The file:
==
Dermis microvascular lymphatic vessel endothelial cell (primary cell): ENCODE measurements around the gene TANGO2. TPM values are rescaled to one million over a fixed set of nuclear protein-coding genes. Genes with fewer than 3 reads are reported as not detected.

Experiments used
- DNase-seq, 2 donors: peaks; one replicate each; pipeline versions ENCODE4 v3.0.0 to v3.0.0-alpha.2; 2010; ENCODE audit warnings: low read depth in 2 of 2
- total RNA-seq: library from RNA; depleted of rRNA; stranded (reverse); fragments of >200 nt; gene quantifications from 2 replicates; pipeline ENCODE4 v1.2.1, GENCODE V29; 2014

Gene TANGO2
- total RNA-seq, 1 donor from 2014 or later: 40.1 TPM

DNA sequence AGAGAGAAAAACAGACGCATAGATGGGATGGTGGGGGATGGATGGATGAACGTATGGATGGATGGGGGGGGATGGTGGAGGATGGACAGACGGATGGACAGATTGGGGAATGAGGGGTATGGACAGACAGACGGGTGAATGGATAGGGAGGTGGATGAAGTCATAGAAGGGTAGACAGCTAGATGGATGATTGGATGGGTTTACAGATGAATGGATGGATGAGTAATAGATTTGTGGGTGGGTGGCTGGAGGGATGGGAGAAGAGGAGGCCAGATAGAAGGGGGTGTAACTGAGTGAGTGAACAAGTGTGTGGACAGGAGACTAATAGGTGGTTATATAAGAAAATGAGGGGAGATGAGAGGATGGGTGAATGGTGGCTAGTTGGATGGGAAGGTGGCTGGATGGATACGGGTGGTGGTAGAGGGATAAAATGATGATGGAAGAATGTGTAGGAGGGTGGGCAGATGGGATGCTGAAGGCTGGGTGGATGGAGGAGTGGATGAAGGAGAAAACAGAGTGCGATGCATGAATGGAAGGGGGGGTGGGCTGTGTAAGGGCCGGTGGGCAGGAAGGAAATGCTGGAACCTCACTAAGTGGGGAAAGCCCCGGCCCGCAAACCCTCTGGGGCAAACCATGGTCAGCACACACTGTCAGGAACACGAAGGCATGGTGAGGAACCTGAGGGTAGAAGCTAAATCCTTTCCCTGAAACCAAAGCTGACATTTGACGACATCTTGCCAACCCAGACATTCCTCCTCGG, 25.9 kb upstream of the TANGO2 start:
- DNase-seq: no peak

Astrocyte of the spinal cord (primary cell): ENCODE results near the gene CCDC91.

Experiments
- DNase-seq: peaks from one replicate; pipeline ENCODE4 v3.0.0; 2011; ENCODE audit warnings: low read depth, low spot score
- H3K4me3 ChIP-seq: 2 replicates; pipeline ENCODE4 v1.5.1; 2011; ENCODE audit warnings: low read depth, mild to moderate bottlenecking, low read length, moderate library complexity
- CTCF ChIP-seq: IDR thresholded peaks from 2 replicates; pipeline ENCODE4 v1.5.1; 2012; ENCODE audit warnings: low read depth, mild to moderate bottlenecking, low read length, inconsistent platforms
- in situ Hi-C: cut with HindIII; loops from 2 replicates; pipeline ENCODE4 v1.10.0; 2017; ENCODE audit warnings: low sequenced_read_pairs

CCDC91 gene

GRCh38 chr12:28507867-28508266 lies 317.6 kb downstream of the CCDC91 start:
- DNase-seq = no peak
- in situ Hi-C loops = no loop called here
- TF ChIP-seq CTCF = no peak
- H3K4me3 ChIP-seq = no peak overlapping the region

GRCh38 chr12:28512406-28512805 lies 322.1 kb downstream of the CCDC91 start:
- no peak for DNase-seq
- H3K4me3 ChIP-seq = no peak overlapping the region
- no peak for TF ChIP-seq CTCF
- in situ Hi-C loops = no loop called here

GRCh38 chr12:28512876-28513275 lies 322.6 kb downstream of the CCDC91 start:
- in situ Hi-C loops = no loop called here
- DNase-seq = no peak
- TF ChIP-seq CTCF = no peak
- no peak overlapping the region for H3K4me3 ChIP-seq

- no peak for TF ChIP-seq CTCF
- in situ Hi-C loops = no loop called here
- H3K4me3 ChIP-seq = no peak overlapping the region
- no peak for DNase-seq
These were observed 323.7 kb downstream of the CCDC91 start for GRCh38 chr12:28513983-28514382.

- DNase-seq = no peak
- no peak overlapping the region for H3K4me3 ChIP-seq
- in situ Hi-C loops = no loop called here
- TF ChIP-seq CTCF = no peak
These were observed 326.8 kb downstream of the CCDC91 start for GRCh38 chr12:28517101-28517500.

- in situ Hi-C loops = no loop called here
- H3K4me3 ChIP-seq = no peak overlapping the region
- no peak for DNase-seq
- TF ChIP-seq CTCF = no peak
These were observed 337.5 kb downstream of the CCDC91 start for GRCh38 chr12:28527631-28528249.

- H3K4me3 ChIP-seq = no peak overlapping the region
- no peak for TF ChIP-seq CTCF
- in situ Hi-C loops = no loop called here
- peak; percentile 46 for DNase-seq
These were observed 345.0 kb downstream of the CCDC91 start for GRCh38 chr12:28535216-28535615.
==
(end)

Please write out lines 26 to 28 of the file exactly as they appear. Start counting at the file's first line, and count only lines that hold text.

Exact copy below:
GRCh38 chr12:28512876-28513275 lies 322.6 kb downstream of the CCDC91 start:
- in situ Hi-C loops = no loop called here
- DNase-seq = no peak